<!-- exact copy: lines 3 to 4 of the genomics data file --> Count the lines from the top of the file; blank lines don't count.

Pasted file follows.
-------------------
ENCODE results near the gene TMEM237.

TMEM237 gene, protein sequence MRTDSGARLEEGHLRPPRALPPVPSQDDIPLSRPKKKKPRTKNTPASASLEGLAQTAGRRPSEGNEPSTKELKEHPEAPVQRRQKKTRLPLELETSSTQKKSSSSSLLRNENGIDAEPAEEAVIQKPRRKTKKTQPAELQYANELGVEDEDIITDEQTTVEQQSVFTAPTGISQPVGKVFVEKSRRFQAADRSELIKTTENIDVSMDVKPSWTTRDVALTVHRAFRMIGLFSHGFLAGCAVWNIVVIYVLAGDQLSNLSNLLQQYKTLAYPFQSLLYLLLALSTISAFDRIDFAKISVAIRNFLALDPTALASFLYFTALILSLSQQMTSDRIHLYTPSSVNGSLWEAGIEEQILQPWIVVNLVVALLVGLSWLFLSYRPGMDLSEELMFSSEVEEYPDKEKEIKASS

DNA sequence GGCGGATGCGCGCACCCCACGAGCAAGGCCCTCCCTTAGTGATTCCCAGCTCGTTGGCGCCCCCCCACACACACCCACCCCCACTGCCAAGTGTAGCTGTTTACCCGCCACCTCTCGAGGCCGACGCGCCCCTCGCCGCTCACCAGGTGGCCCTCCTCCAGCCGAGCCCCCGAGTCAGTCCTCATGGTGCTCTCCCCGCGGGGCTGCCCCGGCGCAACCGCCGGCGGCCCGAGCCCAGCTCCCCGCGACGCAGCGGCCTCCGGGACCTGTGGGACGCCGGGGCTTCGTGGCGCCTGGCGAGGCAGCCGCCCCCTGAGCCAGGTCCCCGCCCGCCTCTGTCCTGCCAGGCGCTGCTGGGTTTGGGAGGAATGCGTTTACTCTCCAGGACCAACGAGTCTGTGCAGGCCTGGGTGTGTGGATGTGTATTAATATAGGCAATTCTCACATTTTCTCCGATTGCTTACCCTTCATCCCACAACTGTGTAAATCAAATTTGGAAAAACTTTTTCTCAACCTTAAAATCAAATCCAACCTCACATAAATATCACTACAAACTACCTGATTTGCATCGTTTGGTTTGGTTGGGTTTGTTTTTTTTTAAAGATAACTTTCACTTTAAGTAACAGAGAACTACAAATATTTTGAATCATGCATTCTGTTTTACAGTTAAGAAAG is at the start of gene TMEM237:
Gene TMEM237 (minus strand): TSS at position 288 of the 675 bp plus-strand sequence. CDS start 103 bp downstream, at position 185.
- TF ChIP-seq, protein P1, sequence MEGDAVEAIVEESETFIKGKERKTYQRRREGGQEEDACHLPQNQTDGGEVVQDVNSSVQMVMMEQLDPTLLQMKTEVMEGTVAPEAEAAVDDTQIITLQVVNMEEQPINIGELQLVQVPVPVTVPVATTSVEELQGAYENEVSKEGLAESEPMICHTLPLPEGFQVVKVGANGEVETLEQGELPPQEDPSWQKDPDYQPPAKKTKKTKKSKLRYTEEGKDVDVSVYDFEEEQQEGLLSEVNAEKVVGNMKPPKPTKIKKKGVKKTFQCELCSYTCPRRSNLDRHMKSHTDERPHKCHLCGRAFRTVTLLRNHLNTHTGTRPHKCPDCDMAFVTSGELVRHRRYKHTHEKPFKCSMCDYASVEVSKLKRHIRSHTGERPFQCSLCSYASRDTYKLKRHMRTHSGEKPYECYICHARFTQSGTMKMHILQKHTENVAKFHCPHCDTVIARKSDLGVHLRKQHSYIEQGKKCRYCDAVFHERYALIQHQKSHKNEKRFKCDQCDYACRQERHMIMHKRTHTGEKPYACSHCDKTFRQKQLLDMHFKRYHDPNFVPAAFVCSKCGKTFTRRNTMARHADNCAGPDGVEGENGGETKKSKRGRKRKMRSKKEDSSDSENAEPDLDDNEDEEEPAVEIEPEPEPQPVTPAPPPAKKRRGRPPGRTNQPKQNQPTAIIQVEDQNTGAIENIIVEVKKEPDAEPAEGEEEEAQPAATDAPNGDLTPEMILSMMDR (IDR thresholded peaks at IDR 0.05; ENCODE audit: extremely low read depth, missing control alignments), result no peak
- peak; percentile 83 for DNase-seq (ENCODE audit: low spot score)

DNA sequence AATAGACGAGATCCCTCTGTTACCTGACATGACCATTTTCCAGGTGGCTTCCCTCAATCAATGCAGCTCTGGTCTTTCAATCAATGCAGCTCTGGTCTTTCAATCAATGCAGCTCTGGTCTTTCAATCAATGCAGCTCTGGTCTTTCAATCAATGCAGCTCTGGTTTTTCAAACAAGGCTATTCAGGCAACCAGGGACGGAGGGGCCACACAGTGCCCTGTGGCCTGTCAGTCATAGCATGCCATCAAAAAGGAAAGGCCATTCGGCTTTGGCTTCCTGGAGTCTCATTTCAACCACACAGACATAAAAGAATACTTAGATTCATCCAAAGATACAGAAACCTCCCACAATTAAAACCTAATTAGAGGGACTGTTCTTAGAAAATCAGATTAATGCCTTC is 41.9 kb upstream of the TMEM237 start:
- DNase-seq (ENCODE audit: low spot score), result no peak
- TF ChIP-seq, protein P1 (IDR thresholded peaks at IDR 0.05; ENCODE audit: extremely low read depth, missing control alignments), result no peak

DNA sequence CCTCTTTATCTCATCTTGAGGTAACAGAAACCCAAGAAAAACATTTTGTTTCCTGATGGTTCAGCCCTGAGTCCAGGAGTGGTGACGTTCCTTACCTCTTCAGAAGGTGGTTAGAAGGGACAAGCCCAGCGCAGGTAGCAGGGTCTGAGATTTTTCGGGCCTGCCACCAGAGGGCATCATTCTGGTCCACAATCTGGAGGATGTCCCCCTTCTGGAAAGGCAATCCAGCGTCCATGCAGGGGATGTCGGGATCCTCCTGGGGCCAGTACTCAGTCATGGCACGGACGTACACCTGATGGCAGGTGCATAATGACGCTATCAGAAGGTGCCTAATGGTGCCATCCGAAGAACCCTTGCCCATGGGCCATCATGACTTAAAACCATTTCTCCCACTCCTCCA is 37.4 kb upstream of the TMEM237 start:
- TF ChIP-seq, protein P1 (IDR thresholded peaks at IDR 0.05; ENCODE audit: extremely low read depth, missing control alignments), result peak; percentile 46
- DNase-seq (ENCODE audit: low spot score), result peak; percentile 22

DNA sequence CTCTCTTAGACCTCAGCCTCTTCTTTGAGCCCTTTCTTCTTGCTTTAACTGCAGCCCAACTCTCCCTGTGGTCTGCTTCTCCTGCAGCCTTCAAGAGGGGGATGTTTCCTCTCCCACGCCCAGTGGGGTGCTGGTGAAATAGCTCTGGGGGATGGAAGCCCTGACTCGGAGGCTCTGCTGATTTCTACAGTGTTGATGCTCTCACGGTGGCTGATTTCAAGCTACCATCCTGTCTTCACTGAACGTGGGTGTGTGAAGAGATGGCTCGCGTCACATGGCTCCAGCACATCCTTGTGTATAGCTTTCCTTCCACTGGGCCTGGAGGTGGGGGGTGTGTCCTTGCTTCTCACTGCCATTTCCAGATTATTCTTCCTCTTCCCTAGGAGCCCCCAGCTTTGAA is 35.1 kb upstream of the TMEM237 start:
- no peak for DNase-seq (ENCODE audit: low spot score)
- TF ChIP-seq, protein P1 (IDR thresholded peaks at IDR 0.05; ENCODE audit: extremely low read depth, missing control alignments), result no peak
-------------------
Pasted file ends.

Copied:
DNA sequence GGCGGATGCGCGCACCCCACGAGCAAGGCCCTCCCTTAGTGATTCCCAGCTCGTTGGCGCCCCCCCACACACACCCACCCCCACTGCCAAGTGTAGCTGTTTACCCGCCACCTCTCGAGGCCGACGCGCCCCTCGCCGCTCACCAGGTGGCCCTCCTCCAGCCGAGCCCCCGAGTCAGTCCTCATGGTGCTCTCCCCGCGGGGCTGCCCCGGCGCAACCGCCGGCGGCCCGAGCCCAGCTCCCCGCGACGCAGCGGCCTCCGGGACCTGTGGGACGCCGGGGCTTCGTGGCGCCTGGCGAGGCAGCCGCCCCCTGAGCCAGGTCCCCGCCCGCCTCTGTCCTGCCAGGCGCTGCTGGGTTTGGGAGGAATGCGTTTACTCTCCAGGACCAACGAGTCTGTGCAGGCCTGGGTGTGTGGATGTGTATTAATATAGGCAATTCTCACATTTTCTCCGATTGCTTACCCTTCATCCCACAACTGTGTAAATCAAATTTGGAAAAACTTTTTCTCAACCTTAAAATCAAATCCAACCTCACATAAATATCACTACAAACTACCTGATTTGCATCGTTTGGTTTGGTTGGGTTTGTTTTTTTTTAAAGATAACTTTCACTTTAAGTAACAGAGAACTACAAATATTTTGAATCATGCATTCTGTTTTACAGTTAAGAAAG is at the start of gene TMEM237:
Gene TMEM237 (minus strand): TSS at position 288 of the 675 bp plus-strand sequence. CDS start 103 bp downstream, at position 185.